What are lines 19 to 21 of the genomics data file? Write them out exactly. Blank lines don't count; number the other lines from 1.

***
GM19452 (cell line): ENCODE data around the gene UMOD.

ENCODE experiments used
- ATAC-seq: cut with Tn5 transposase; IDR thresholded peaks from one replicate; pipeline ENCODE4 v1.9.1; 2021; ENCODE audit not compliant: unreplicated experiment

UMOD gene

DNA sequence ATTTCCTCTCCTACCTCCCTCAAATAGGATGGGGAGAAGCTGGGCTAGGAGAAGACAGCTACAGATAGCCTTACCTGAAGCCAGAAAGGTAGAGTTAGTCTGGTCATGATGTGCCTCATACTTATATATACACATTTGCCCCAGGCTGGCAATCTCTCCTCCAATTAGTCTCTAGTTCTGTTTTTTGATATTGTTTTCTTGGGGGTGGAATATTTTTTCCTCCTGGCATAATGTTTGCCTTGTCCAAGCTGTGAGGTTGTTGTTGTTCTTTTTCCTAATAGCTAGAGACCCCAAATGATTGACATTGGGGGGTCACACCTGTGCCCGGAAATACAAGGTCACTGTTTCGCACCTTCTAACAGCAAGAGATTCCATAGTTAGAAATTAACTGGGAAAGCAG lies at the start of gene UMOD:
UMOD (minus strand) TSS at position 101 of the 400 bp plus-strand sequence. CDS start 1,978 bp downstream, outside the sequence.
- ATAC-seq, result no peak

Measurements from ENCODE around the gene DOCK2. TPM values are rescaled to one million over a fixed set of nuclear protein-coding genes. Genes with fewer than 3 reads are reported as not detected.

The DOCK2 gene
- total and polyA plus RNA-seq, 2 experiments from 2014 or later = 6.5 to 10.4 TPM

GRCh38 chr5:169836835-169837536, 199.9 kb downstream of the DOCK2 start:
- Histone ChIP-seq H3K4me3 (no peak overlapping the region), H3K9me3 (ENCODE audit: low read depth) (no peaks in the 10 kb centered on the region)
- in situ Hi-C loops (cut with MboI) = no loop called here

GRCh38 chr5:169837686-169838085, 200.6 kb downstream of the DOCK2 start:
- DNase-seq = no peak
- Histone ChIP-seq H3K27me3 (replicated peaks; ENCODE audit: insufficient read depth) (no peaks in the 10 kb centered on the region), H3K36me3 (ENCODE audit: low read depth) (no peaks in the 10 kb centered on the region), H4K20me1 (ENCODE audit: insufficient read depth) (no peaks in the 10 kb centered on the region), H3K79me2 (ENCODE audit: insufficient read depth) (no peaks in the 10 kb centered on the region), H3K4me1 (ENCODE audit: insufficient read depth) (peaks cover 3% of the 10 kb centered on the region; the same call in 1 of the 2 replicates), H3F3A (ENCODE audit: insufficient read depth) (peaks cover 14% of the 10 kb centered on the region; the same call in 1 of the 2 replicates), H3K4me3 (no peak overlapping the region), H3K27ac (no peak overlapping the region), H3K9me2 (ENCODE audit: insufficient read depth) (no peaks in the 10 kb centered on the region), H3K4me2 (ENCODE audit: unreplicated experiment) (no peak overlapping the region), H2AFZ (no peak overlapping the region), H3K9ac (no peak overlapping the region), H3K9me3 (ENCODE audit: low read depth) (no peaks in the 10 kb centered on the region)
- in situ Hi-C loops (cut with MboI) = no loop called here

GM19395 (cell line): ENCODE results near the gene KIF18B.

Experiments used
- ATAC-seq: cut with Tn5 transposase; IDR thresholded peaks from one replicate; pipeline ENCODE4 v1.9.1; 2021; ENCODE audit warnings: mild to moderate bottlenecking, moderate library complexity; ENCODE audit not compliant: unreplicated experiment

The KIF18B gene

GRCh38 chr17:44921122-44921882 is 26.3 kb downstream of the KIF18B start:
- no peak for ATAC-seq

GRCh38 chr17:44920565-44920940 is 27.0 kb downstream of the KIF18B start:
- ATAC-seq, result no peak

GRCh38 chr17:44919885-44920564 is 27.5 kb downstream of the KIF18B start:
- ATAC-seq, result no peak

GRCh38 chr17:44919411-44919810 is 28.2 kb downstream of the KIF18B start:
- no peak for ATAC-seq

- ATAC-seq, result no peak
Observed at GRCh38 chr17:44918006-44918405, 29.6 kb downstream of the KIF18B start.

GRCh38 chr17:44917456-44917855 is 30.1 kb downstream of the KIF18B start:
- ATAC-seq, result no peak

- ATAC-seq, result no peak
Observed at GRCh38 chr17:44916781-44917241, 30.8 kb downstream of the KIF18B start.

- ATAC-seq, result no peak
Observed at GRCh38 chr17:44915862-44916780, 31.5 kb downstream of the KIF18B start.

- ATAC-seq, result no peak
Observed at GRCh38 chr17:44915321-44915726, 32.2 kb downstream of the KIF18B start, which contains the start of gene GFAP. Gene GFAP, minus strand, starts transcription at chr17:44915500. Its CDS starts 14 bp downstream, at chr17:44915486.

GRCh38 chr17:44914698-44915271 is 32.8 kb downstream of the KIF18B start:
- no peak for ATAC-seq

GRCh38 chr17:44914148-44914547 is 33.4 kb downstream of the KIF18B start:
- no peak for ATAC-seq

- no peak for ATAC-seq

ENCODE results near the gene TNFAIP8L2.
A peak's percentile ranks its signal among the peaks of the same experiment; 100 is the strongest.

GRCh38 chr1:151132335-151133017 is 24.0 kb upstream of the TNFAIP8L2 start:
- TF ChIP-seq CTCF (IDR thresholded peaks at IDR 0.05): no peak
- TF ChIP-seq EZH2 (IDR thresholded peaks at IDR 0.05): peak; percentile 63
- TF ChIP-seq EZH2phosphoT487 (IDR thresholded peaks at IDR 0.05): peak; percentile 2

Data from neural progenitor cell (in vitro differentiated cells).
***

Experiments used
- ATAC-seq: cut with Tn5 transposase; IDR thresholded peaks from one replicate; pipeline ENCODE4 v1.9.1; 2021; ENCODE audit warnings: mild to moderate bottlenecking, moderate library complexity; ENCODE audit not compliant: unreplicated experiment

The KIF18B gene